Voices & Stories
I was nine years old the first time I was sexually assaulted by a family friend. It was unusual in a large family to find myself alone and he was so close to my family that he appeared to be the one to call when darkness fell. I suspect that knowing my personality he was afraid that I would tell and so the assaults stopped after several occasions. Why did I not tell? For the same reason most children do not. You are the child and they are the adult and they tell you that you will not be believed. I did get the courage to threaten him but only when I saw him eyeing my younger sister. I am not sure why I was willing to protect her but not myself.
I am a survivor. I was bright and did well in school. I was not assaulted by a family member and I quickly learned not to be in the house by myself in case he should drop by. My assault has not prevented me from setting goals and frequently reaching or going beyond these goals. The memories are always with me and flood back at inappropriate times. Most are not as lucky as me. Their suffering is more painful and they do not have my advantages.
We need to understand why children are victimized in this way. We need solution-oriented research. Our society needs to make the hurting stop.
My awareness of child abuse began about twenty-five years ago, when I was a teacher in a suburban school. One day, after I had finished presenting the lesson to a Grade 3 French class, I handed out an assignment for them to work on. I was walking up and down the aisles, making sure that the children had understood what they were told to do.
It was a bright, sunny morning. As I approached Andy’s desk, my shadow fell across his face. Instinctively, he flung up his bent arm to protect his head.
“I will never hit you, Andy” I said to him. “You can count on me.” To myself, I thought, someone must hit him on a regular basis, since his self-protective reflex is so well developed.
As the years went by, I observed children whose behaviour was bizarre and sometimes violent. It did not make sense to me. I was unable to account for it. Slowly, however, as more and more stories came to light, it began to dawn on me that Andy’s story was only one small part of a broad picture of child abuse and family violence that occurs in too many of our homes.
The Prairieaction Foundation offers a way to finally make a difference. It will support research that explores the causes of family violence and seeks remedies to reduce its terrible effects on children’s lives. It will help sustain a prairie network linking front-line agencies with researchers and policy makers, so that the most effective programs and practices can be found and widely implemented. By working together, we can begin to bring about change.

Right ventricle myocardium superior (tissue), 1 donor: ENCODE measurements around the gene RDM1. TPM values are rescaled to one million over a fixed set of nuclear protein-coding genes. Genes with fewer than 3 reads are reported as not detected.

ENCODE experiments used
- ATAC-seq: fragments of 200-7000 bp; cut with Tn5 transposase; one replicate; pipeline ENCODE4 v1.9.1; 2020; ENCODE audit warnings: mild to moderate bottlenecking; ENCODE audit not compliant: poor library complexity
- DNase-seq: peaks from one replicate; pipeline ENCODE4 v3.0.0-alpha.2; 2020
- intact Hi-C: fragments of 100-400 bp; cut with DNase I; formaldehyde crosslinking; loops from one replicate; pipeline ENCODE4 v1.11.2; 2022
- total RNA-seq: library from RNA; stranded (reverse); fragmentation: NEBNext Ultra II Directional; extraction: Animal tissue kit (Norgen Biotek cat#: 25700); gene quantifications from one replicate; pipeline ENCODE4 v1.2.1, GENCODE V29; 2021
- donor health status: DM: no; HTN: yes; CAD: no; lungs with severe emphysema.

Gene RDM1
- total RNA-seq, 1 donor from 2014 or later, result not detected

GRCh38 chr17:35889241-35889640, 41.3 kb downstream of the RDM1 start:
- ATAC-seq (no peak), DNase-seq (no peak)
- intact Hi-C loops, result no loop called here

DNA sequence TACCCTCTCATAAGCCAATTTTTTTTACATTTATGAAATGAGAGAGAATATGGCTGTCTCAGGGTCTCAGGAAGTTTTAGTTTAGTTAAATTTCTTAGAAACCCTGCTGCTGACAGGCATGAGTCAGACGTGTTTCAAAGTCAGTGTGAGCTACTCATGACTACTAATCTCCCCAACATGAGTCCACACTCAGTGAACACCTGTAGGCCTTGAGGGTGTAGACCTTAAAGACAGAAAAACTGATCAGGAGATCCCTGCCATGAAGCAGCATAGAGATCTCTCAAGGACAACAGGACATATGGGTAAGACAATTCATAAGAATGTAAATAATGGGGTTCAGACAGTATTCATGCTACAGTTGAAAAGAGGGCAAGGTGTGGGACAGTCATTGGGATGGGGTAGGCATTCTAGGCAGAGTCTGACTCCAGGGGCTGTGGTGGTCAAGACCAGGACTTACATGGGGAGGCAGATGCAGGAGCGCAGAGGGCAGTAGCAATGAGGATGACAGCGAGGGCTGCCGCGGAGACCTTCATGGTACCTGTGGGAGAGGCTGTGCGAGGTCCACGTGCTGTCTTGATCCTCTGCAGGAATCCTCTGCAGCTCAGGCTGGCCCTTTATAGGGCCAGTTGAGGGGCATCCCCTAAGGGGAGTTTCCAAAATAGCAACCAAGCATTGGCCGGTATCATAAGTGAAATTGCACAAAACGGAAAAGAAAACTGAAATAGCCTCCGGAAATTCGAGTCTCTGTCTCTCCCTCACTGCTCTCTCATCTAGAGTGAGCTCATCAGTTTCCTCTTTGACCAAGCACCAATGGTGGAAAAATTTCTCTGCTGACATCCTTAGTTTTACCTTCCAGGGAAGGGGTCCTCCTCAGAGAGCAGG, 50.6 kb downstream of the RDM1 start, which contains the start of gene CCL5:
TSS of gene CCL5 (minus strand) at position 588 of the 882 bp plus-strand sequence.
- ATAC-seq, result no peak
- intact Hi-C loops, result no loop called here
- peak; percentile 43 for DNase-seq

As a family law lawyer I see the consequences of family violence on a day to day basis. Children raised in violent homes often face violence in their own marriages and relationships far into the future. Unfortunately their children can follow the same painful pattern. Even if they do not repeat the cycle of violence and abuse in which they were raised, those raised with violence will often have enormous difficulties raising their own children.
I remember one case where a young woman was sexually abused as a child. As a result of the fear, suspicion and loathing her own upbringing gave to her, she found it impossible to look after her own children. Her marriage was destroyed and her own children have faced the constant struggle of dealing with two parents who have endured the tragic consequences of violence in their own upbringing. My fear is: What will their children face?
There is no hope for healing without more research, education and understanding. The tragic affects of violence on victims and their families will continue for generations unless we find ways to stop the cycle. The Prairieaction Foundation supports solutions to violence and abuse. Help us to find the answers.
“Peace in society depends upon peace in the family” — Augustine
The Honourable Mr. Justice Murray Sinclair, Court of Queen’s Bench, Manitoba; former PAF Board member – Violence is Never Right
In my job as a judge, I see the painful effects of domestic abuse and family violence every day. However, it is my personal experience that has affected me the most.
My mother died of tuberculosis when I was only a year old. The debilitating nature of the disease weakened her to the point that she suffered a stroke while giving birth to my younger brother. She never recovered. From the pictures that remain of her and from the stories that my aunts and uncles tell, she was a remarkable woman. Physically beautiful and quiet, she was strong enough to exercise control over the headstrong young man my father was reported to be. I had to rely on those stories and pictures of my mother since my father never spoke of her after she died, except in his final days, before he passed away in 1994.